Auckland film-maker and critic Lewis Bostock is aiming big by thinking small: he’s trying to create the largest collaborative film ever made.
His project, Looksy.org, aims to piece together a documentary from user-generated short films that represent Generation C, “the generation of digital creatives who are remaking the way we buy, sell and, most importantly, communicate” around the world.
Bostock calls it “an exercise in digital ethnography.” But it’s also a social enterprise: 50 percent of the money made from the film will go to making New Zealand the leading light in reforestation, starting with the Kauri trust.
The website explains: “What Looksy.org have begun to do is create a voice for Generation C by offering the people a chance to tell the world their dreams, their hopes; what it is like to be them. To tell us, by videoing themselves, what they are afraid of, what they love, simply who they are.”
Each looksy is a 3-4 minute film that answers the question: “What does my world look like?” And a panel of judges, including the head of New Business at MTV Asia, Waitakere City mayor Bob Harvey, Marc Swadel (award winner at Cannes), Mitch Olson (Digital Worlds), Helen Baxter (Mohawk Media) and Debbie Mayo Smith (lead speaker) will hand out a $500 cash prize to the best submission.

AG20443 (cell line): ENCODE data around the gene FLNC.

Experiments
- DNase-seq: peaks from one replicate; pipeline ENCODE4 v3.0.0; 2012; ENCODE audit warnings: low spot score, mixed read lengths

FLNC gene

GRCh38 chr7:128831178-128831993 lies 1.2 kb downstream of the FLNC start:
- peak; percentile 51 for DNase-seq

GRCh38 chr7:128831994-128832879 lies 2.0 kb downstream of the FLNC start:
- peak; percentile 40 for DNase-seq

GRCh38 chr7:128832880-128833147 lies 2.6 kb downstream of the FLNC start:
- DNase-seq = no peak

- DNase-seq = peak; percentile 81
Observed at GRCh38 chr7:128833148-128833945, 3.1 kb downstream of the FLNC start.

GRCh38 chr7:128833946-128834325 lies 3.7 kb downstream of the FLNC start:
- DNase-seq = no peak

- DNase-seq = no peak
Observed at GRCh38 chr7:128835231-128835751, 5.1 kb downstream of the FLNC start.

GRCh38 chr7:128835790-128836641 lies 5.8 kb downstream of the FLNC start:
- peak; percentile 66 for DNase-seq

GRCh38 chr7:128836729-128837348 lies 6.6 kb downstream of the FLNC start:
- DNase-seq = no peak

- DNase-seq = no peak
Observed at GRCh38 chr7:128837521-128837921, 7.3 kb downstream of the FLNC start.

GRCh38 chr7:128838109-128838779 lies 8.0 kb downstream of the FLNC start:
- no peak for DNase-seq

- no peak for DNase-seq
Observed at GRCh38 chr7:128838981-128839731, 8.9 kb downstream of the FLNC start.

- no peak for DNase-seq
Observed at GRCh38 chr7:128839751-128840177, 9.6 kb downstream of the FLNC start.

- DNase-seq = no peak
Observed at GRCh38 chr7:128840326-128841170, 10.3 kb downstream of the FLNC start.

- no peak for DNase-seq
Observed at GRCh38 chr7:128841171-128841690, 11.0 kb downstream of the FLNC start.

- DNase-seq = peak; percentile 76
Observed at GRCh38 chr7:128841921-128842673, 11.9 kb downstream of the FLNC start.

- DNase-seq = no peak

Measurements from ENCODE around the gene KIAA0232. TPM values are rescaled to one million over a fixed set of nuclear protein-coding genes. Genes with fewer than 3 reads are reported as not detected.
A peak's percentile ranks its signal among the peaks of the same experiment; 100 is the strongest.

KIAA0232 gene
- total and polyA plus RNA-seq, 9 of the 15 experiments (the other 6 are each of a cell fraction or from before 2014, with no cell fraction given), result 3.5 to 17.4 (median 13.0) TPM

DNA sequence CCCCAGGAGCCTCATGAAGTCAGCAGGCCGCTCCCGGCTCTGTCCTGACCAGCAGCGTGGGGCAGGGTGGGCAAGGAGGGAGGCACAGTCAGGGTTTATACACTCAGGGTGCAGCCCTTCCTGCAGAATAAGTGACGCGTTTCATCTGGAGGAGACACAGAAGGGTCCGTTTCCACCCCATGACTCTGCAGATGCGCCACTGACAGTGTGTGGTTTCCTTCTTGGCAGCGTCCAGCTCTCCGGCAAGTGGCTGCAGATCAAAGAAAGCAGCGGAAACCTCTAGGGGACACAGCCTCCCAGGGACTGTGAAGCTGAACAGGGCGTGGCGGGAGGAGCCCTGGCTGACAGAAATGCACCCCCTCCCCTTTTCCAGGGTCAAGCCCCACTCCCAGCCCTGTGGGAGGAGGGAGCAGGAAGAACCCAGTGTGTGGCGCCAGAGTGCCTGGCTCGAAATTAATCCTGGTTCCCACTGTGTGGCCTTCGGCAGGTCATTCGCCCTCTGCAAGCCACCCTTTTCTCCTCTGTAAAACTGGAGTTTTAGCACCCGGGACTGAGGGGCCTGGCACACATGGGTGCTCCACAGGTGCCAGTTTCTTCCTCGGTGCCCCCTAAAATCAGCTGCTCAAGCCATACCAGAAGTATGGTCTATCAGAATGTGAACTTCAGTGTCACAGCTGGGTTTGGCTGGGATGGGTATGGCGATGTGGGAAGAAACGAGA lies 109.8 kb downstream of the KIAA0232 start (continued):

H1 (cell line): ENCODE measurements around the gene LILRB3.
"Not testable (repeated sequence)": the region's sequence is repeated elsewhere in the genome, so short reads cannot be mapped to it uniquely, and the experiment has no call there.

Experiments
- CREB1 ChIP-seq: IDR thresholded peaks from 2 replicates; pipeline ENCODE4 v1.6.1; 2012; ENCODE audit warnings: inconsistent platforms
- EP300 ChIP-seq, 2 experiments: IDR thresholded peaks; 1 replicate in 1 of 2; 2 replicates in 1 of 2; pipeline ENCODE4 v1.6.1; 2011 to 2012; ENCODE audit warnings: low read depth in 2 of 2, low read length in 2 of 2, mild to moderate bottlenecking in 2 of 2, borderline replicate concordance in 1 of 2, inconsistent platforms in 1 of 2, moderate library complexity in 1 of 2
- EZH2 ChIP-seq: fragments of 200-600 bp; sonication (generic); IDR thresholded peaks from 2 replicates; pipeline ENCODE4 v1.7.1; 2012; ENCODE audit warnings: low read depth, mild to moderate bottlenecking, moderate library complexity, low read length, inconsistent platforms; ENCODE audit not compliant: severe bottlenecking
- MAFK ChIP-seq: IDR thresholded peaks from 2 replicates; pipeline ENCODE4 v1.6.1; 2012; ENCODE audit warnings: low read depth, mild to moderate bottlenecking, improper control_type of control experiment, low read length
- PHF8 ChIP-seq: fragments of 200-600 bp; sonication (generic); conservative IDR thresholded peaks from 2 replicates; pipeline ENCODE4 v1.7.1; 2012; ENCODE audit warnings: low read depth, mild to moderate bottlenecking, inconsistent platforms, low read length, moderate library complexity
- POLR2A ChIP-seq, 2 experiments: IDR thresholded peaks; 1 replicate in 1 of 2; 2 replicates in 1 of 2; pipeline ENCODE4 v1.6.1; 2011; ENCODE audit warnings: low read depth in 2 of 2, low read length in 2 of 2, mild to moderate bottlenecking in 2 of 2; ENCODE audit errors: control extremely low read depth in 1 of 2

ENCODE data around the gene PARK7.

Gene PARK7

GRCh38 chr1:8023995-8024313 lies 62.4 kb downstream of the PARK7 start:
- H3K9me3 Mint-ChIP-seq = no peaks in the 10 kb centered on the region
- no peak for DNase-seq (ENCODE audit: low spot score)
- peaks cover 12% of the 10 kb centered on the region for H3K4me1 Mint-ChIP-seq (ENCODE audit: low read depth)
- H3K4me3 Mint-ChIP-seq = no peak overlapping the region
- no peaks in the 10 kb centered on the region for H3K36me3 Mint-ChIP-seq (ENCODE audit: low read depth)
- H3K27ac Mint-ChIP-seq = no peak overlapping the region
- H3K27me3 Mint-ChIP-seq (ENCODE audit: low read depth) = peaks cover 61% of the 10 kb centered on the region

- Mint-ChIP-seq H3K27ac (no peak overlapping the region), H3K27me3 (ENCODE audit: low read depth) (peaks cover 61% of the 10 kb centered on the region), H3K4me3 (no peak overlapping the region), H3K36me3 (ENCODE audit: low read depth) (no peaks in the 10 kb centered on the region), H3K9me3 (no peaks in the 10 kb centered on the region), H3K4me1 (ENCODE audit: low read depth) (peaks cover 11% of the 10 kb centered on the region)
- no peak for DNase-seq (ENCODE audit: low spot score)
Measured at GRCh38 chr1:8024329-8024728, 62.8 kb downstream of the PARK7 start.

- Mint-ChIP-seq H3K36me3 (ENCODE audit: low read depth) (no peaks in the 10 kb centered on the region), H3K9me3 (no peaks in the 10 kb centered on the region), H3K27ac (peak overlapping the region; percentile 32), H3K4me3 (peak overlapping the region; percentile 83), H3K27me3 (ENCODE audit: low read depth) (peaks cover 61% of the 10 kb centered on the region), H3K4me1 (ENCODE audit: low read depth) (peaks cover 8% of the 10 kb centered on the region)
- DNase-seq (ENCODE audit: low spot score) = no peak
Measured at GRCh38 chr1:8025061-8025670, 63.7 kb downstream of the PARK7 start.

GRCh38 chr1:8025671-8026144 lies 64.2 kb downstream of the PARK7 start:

Jake Pearce, the idea/brand connector of Looksy, says most entries are amateurs.
“Some looksies will be moving, others funny. It will be as varied as … as we are,” he says.
Tapping into the DIY film-making ethos, the Loosky below was filmed by sticking a camera on to a ruler with sellotape.